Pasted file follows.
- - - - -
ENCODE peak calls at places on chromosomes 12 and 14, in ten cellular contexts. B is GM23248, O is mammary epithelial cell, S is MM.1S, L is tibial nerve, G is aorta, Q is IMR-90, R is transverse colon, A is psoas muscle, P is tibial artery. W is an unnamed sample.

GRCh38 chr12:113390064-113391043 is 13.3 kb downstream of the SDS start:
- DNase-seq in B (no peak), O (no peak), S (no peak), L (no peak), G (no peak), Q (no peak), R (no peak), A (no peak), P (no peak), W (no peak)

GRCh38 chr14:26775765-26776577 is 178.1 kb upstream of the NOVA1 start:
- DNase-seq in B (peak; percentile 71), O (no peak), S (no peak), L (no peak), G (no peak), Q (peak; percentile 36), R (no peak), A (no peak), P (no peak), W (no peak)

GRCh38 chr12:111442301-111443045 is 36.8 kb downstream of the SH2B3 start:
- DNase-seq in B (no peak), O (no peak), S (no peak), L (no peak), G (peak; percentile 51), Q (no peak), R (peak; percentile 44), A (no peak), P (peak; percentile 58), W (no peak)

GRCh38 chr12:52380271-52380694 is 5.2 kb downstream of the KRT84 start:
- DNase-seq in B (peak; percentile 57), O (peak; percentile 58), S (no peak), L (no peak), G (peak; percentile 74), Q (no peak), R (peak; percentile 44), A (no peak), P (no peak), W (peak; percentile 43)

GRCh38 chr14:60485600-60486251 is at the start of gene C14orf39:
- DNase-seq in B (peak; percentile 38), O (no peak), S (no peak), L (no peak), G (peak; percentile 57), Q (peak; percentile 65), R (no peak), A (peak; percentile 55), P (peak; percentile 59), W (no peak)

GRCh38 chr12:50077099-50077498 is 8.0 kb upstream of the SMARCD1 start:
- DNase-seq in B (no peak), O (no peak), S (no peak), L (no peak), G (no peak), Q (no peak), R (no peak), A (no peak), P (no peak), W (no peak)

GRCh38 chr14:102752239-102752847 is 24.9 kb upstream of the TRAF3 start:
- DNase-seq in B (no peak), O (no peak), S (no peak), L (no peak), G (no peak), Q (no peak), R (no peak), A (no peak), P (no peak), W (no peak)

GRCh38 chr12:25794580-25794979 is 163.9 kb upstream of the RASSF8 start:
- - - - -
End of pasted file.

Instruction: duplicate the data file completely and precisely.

ENCODE peak calls at places on chromosomes 12 and 14, in ten cellular contexts. B is GM23248, O is mammary epithelial cell, S is MM.1S, L is tibial nerve, G is aorta, Q is IMR-90, R is transverse colon, A is psoas muscle, P is tibial artery. W is an unnamed sample.

GRCh38 chr12:113390064-113391043 is 13.3 kb downstream of the SDS start:
- DNase-seq in B (no peak), O (no peak), S (no peak), L (no peak), G (no peak), Q (no peak), R (no peak), A (no peak), P (no peak), W (no peak)

GRCh38 chr14:26775765-26776577 is 178.1 kb upstream of the NOVA1 start:
- DNase-seq in B (peak; percentile 71), O (no peak), S (no peak), L (no peak), G (no peak), Q (peak; percentile 36), R (no peak), A (no peak), P (no peak), W (no peak)

GRCh38 chr12:111442301-111443045 is 36.8 kb downstream of the SH2B3 start:
- DNase-seq in B (no peak), O (no peak), S (no peak), L (no peak), G (peak; percentile 51), Q (no peak), R (peak; percentile 44), A (no peak), P (peak; percentile 58), W (no peak)

GRCh38 chr12:52380271-52380694 is 5.2 kb downstream of the KRT84 start:
- DNase-seq in B (peak; percentile 57), O (peak; percentile 58), S (no peak), L (no peak), G (peak; percentile 74), Q (no peak), R (peak; percentile 44), A (no peak), P (no peak), W (peak; percentile 43)

GRCh38 chr14:60485600-60486251 is at the start of gene C14orf39:
- DNase-seq in B (peak; percentile 38), O (no peak), S (no peak), L (no peak), G (peak; percentile 57), Q (peak; percentile 65), R (no peak), A (peak; percentile 55), P (peak; percentile 59), W (no peak)

GRCh38 chr12:50077099-50077498 is 8.0 kb upstream of the SMARCD1 start:
- DNase-seq in B (no peak), O (no peak), S (no peak), L (no peak), G (no peak), Q (no peak), R (no peak), A (no peak), P (no peak), W (no peak)

GRCh38 chr14:102752239-102752847 is 24.9 kb upstream of the TRAF3 start:
- DNase-seq in B (no peak), O (no peak), S (no peak), L (no peak), G (no peak), Q (no peak), R (no peak), A (no peak), P (no peak), W (no peak)

GRCh38 chr12:25794580-25794979 is 163.9 kb upstream of the RASSF8 start: